Helicobacter Pylori (H. pylori) (cont.)
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When should you seek medical care for H. pylori?
It is always appropriate to see your health-care professional for abdominal pain. Symptoms of diseases of many organs in the abdomen can be upper abdominal pain, nausea, and vomiting. For example, gallbladder, liver, pancreas, and kidney ailments may have abdominal pain as the presenting symptom. Upper abdominal pain and nausea may be an atypical presentation of angina, or pain from coronary artery disease.
Vomiting blood or passing black, tarry, or bloody stools are medical emergencies and should not be ignored. Accessing care at an emergency department or by activating the emergency medical system (call 911 if available) is appropriate. Sudden, severe pain is also an indication to seek urgent or emergent care.
How is H. pylori diagnosed?
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Testing for the H. pylori infection may be performed on blood, stool, or breath samples. Also, biopsies or small bits of tissue from the lining of the gastrointestinal tract obtained during endoscopy can be tested for the presence of H. pylori.
Usually this testing is done after the diagnosis of gastritis or ulcer is made. Diagnosis depends upon the health care practitioner taking a patient history and asking specific questions. Aside from the infection, there are other, lifestyle-related causes of gastritis and ulcers including smoking, alcohol consumption, and nonsteroidal anti-inflammatory medication use (aspirin, ibuprofen, naproxen).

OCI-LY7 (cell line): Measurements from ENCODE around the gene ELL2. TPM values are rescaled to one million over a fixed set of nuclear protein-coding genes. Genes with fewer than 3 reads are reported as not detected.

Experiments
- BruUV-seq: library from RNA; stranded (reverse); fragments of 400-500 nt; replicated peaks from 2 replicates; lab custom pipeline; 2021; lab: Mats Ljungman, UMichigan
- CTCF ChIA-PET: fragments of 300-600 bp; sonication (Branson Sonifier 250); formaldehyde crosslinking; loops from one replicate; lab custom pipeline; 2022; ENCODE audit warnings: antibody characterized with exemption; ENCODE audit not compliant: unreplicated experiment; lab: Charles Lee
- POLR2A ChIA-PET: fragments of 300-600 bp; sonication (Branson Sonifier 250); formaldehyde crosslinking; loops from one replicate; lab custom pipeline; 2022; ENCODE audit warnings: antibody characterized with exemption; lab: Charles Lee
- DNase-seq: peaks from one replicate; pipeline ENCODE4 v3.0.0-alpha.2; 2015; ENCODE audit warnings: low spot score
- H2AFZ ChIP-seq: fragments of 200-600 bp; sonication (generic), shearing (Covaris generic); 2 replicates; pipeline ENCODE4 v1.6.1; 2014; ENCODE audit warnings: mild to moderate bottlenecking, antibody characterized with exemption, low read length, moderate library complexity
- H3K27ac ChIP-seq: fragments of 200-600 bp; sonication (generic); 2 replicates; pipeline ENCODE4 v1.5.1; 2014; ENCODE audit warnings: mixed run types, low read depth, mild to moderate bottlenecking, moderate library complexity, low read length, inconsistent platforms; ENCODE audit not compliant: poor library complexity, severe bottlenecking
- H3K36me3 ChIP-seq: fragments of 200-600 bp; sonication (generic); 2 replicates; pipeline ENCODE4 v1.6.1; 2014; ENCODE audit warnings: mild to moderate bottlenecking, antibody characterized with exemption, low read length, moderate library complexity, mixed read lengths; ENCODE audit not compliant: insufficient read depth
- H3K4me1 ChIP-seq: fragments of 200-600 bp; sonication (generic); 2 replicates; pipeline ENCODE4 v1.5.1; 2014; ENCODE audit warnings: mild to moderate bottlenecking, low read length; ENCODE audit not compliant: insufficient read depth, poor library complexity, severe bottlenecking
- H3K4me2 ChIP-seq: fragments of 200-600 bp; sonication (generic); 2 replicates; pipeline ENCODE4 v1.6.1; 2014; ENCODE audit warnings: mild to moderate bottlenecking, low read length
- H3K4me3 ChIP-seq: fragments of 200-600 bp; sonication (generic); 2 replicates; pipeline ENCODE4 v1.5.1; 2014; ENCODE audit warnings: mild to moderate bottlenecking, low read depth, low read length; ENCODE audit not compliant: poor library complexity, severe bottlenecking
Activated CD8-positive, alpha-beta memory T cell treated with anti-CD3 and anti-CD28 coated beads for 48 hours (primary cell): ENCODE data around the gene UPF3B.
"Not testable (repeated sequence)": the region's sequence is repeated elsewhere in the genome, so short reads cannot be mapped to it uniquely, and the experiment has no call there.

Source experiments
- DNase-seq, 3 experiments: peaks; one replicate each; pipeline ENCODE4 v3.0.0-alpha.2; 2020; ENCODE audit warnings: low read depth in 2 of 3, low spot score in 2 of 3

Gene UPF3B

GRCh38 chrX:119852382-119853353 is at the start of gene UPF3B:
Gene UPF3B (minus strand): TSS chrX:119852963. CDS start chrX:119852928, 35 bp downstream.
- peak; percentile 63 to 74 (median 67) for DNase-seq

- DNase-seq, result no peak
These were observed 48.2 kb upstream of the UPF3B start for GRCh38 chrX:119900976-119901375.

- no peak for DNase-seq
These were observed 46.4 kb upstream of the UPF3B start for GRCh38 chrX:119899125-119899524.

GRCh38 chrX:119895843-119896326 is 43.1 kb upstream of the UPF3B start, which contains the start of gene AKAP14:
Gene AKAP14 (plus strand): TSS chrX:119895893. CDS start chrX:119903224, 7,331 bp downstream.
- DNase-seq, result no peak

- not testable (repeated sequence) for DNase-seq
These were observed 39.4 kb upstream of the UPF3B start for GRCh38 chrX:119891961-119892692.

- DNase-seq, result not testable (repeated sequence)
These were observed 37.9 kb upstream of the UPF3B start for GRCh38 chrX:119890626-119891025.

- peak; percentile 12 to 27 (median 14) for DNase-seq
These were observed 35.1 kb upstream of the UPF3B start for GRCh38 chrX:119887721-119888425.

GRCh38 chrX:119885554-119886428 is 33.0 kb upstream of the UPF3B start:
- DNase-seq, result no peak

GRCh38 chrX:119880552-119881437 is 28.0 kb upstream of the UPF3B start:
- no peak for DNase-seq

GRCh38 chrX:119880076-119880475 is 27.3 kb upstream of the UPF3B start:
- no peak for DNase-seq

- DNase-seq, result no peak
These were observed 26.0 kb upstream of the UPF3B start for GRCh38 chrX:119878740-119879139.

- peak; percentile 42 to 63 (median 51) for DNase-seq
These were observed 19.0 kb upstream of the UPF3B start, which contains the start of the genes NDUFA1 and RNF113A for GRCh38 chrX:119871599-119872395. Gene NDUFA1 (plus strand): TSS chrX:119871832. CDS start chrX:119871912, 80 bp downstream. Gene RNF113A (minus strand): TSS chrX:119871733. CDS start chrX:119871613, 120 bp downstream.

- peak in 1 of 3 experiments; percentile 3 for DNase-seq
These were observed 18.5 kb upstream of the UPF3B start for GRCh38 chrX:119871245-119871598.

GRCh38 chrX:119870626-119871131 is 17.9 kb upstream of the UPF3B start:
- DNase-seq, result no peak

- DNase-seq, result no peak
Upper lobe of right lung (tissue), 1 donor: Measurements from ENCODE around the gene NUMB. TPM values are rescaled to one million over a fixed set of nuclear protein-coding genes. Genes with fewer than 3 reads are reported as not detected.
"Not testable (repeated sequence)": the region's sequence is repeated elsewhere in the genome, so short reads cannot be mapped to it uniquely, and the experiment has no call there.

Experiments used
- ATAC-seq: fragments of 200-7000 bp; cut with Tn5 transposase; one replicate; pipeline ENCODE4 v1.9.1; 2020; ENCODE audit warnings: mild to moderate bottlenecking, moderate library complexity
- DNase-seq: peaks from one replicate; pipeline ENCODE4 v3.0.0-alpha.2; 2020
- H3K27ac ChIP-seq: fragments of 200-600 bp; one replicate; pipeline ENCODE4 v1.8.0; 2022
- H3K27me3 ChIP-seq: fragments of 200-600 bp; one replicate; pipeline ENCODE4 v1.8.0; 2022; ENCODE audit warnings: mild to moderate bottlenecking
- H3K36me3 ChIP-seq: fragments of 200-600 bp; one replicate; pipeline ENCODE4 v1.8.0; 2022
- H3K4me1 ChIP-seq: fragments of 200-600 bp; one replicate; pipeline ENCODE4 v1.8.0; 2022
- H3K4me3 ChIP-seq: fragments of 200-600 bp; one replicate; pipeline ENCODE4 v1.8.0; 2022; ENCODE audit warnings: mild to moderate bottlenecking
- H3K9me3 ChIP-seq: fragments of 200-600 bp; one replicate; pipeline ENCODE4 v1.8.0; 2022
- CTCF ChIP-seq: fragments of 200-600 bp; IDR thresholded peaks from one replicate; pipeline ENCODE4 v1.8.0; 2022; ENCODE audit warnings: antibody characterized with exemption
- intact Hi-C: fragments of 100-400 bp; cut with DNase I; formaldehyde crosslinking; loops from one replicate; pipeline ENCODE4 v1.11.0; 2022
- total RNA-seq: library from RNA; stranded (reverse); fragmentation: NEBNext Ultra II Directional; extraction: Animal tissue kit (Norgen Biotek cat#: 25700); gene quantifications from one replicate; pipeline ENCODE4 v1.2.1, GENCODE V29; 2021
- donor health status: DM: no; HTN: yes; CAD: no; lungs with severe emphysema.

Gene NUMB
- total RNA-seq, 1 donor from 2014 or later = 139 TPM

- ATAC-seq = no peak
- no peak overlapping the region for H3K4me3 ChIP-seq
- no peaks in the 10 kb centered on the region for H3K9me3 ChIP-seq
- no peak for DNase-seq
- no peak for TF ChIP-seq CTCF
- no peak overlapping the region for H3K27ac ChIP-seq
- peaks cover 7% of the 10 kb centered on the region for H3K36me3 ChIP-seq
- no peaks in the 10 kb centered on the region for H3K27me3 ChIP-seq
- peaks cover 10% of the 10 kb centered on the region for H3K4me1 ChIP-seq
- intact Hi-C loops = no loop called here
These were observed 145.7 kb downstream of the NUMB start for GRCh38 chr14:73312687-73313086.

Physical examination will yield more information regarding the diagnosis of abdominal pain. In addition to examining the abdomen, a rectal examination may be performed to test for blood in the stool.
In addition to testing to testing for the presence of the H. pylori bacteria, other blood tests may be performed to screen for anemia (low red blood cell count) and other diseases. A urine sample may be taken to look for infection.
If there is a concern that an ulcer is present, arrangements may be made for a consultation with a gastroenterologist and possible endoscopy, in which the gastroenterologist uses a thin tube containing a camera to examine the lining of the esophagus, stomach, and duodenum.
Alternatively, an upper GI series may be performed to look for an ulcer. In this test, X-rays of the abdomen are taken after the patient swallows barium or another type of contrast material. If a gastric ulcer is found, endoscopy is usually recommended, since some ulcers have the potential to become cancerous. Ulcers in the duodenum typically do not have this potential.
Medically Reviewed by a Doctor on 10/20/2015
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